Nigerian military says leader of IS-linked group is dead

Chinedu Asadu
Associated Press

Lagos, Nigeria — Nigeria’s military claimed Thursday that Abu Musab al-Barnawi, the leader of an Islamic State-linked extremist group blamed for killing hundreds in the northeast, is dead. There was no immediate confirmation from the militants.

Gen. Lucky Irabor, Nigeria’s chief of defense staff, told reporters: “I can authoritatively confirm to you that Abu Musab is dead.” He gave no further details. It was not possible to independently corroborate the claim and the military gave no further information about how it knew he had been killed.

Al-Barnawi’s father, Mohammed Yusuf, had been the founding leader of Boko Haram, the Islamic extremist group that has been carrying out an insurgency for more than a decade now. The violence has spread to neighboring Niger, Cameroon and Chad as well, destabilizing the Lake Chad region.

Al-Barnawi frequently clashed with the man who replaced his father, Abubakar Shekau, and broke away in 2016 to form the Islamic State in West Africa Province, or ISWAP.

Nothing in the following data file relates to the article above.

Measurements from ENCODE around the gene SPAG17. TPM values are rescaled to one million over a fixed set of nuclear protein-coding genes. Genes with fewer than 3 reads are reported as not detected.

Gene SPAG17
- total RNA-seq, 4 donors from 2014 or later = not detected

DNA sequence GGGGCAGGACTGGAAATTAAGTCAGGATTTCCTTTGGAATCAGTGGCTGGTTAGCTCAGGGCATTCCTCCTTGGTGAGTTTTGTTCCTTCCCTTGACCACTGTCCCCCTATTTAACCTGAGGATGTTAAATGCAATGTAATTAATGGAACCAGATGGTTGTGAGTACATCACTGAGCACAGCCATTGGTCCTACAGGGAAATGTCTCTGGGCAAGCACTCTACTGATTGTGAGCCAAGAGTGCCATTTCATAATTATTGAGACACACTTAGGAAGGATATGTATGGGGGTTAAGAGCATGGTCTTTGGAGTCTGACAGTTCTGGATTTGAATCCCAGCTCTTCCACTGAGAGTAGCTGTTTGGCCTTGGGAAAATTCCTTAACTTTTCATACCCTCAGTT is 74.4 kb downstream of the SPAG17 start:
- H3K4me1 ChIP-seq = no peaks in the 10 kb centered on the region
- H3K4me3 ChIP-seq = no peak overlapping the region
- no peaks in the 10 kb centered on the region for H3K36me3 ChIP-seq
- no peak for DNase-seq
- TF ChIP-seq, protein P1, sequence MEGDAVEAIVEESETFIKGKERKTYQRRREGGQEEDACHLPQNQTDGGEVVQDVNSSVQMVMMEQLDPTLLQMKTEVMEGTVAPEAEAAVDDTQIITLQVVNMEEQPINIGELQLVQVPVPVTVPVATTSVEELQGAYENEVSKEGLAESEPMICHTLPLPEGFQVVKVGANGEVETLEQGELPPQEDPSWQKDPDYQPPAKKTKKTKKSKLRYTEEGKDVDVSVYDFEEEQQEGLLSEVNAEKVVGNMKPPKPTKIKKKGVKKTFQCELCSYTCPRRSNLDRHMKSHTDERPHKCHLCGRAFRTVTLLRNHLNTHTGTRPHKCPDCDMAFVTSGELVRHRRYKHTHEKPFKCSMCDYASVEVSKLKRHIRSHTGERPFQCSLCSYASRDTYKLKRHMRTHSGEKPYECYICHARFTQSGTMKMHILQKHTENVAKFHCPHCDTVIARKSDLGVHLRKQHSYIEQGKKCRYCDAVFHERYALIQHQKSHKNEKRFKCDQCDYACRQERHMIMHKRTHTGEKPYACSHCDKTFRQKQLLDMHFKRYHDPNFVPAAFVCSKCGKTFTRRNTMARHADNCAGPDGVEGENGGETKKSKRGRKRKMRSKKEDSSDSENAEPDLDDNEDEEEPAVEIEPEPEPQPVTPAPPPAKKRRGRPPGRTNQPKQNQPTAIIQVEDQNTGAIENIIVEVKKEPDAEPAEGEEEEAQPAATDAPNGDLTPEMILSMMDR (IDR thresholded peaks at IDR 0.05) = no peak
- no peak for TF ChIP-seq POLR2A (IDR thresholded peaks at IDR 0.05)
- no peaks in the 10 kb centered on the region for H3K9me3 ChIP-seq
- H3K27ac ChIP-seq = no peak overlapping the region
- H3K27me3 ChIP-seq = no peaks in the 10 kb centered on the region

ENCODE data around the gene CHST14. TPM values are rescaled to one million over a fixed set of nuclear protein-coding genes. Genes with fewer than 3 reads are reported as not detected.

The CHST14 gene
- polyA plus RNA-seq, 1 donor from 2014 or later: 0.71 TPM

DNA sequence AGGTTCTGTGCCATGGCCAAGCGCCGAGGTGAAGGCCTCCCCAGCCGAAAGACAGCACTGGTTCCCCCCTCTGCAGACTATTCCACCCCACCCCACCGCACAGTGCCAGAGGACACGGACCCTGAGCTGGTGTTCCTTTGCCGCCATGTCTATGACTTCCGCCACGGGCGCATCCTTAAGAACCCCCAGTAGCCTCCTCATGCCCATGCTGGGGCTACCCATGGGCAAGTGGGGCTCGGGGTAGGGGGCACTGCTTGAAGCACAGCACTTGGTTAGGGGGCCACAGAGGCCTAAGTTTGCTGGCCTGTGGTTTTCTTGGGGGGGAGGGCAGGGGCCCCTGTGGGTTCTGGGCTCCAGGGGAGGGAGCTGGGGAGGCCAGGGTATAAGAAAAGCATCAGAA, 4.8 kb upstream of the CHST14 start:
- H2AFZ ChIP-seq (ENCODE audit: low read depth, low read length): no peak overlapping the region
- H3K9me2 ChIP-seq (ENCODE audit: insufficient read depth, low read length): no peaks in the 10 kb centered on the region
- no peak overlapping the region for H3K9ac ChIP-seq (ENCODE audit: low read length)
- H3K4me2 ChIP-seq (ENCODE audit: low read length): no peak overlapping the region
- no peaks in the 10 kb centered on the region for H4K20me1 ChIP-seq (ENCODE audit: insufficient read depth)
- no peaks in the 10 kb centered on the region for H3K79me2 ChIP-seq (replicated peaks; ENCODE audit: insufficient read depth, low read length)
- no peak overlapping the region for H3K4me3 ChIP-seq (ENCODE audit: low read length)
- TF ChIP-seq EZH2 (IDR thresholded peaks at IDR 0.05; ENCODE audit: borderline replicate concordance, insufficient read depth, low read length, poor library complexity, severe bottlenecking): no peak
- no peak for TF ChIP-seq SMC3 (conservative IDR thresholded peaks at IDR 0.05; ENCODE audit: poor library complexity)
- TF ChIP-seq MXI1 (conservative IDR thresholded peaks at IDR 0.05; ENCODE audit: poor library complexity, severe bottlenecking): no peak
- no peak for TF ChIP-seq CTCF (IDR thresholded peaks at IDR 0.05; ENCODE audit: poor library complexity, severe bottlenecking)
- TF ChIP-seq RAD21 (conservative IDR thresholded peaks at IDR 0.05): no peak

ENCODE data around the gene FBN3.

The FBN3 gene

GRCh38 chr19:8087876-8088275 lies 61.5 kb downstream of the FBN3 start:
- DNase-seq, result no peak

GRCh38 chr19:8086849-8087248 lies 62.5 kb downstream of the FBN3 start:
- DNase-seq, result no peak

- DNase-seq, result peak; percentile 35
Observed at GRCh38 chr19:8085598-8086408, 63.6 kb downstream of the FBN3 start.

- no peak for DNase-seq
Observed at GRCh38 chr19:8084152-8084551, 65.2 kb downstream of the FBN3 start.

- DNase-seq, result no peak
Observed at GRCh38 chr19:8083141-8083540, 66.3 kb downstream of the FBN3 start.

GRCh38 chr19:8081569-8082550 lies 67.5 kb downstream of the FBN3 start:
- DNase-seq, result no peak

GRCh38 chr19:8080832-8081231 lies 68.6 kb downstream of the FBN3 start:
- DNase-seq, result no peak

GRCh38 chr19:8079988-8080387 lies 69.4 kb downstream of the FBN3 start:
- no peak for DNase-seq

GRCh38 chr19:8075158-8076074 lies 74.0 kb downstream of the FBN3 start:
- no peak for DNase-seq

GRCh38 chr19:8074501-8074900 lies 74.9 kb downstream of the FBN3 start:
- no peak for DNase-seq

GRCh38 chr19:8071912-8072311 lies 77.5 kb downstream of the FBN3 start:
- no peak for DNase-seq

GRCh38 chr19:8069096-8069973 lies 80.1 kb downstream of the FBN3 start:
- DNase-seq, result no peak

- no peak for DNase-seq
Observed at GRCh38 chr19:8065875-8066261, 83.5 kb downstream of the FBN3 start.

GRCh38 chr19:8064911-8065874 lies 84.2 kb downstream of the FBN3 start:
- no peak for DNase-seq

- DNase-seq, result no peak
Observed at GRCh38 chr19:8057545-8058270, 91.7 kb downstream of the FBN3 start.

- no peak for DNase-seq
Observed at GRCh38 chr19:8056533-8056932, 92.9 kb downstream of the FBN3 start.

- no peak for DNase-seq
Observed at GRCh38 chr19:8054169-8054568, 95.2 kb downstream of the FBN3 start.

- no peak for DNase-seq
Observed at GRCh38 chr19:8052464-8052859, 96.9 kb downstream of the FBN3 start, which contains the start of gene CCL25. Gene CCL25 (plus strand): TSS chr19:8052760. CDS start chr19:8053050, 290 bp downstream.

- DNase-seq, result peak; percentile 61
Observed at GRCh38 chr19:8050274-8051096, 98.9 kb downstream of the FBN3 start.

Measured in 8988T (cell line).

Concern has mounted about ISWAP in recent years especially when the group began targeting civilians working for international aid organizations in the northeast. The faction led by Shekau had appeared weakened and in May it was announced that he had been killed during clashes with fighters linked to Al-Barnawi.

Security analysts say that Al-Barnawi, however, had failed to win over thousands of Boko Haram members who had been loyal to Shekau and many surrendered to the Nigerian military instead.

Unlike Boko Haram, which often violently targeted civilian populations, ISWAP under al-Barnawi targeted the Nigerian military and those who aided the soldiers.

“It has always been ISWAP’s policy to establish a decent relationship with Muslim civilians, taking taxes in exchange for protection and a degree of law and order,” said Vincent Foucher of the International Crisis Group.

The conflict in northeast Nigeria has directly caused the death of 36,000 people, according to U.N, officials, with more than 2.3 million people displaced.